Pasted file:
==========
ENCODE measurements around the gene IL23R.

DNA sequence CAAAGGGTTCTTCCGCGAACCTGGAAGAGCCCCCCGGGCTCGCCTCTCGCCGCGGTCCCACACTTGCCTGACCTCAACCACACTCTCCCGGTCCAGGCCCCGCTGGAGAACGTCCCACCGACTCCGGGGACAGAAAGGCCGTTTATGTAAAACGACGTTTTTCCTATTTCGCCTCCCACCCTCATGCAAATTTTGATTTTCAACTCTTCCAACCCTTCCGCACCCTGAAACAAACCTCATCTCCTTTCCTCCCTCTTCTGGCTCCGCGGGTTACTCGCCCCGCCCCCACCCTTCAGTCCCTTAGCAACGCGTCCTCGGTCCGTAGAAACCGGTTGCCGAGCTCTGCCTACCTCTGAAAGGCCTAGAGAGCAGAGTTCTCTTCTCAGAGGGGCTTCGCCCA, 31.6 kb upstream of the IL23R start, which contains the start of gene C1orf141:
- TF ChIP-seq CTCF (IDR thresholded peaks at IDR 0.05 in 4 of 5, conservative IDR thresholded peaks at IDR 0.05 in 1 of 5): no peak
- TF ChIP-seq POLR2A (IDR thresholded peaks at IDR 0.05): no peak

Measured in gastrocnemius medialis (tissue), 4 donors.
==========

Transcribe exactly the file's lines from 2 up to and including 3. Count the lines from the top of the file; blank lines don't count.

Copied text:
DNA sequence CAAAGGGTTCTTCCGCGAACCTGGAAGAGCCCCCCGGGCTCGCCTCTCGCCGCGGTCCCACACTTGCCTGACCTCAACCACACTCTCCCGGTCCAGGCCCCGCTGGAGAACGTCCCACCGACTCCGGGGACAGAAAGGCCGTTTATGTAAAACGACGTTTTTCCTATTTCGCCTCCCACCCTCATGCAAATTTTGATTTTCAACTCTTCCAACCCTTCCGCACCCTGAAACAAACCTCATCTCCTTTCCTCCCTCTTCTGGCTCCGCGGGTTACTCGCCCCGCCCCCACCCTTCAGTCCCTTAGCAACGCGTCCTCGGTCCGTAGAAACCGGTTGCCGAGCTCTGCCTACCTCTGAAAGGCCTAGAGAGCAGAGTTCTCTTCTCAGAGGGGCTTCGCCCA, 31.6 kb upstream of the IL23R start, which contains the start of gene C1orf141:
- TF ChIP-seq CTCF (IDR thresholded peaks at IDR 0.05 in 4 of 5, conservative IDR thresholded peaks at IDR 0.05 in 1 of 5): no peak